• The method actually returns something, because one of the elements from the list matches the Return .*\. pattern.

  • The method returns the parameter O, because O is among the arguments of the method.

Similarly, Array.prototype.find very conviniently tells you that sometimes, the method:

  1. Return[s] undefined.

The difficulty is that even this simplest example isn't easy to perform programmatcially. I suppose that while ECMAScript is very consistent in its descriptions of the methods, the high number of possible forms of those methods make any parsing of the documentation rather complex. For instance, Array.prototype.join returns R, but R is not an argument: instead, it is a value which is assigned through the statements such as:

  1. If element0 is undefined or null, let R be the empty String; otherwise, let R be ? ToString(element0).

Unless there is an actual BNF grammar that was used to write the spec, parsing such statements would be difficult to impossible.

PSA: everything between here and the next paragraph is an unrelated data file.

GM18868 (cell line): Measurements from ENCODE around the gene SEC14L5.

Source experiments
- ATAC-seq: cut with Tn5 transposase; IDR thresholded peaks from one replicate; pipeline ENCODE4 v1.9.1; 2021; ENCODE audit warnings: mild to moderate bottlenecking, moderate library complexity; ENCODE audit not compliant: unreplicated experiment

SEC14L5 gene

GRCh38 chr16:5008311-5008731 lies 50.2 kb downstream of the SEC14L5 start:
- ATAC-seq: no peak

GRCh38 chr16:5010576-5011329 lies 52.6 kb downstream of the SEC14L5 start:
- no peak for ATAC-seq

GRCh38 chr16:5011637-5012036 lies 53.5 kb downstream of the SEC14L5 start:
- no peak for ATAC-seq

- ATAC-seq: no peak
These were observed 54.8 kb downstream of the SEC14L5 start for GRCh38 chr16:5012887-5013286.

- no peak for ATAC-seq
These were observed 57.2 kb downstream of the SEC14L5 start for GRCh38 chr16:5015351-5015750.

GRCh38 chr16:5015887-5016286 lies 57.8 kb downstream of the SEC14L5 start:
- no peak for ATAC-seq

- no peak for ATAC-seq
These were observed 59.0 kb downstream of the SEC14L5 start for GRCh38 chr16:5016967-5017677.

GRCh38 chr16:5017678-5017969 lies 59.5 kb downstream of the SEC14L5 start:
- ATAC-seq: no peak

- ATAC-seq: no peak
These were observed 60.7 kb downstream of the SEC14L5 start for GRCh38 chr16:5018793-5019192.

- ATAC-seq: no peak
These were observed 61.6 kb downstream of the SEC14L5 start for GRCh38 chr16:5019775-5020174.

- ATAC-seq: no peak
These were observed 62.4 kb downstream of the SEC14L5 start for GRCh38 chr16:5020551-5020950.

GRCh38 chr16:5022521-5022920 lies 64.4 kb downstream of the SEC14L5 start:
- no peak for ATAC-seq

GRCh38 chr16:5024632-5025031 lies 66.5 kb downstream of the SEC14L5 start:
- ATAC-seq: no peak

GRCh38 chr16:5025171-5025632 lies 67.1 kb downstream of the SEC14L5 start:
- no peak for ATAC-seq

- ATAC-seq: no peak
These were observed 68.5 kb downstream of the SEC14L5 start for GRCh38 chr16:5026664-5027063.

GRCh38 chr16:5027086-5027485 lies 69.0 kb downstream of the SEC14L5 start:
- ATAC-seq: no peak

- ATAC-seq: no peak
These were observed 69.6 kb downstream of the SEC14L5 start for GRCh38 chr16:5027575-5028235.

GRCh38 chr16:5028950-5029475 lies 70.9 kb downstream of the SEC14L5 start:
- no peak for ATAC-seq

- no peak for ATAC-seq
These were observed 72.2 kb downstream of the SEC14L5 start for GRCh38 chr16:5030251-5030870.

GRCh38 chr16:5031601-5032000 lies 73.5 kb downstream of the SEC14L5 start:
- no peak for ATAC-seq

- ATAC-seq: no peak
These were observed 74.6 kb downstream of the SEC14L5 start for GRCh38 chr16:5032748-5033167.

The good side, however, is that if you achieve to create such parser, it will include the “edge cases, including functions used improperly” you were talking about.

My use case that inspired my question was coding a "maybe" monad that would need to deal with null or undefined coming from any source, and I was just interested in creating a few different demo functions that would do so.

In my humble opinion, creating the list of all JavaScript methods just to have “a few different demo functions” is an overkill. Why not limiting yourself by one or several methods and to use them as a demo?

Still using the spec, an example of a method which returns undefined is Array.prototype.find already listed above; for null, an example could be Date.prototype.toJSON.

  • Interesting idea. I did a quick "manual parse" of the spec, searching for "return null" and "return undefined". It was surprising to me how seldom null is returned from anything, with one of the few examples being the regexp-related functions exec and match that I listed in my question. Undefined gets returned more often. Using a related strategy I googled "null site:developer.mozilla.org". Get things like document.getElementById using a non-existent id, i.e. returning an empty set. – Andrew Willems Nov 10 '16 at 13:17

Not the answer you're looking for? Browse other questions tagged or ask your own question.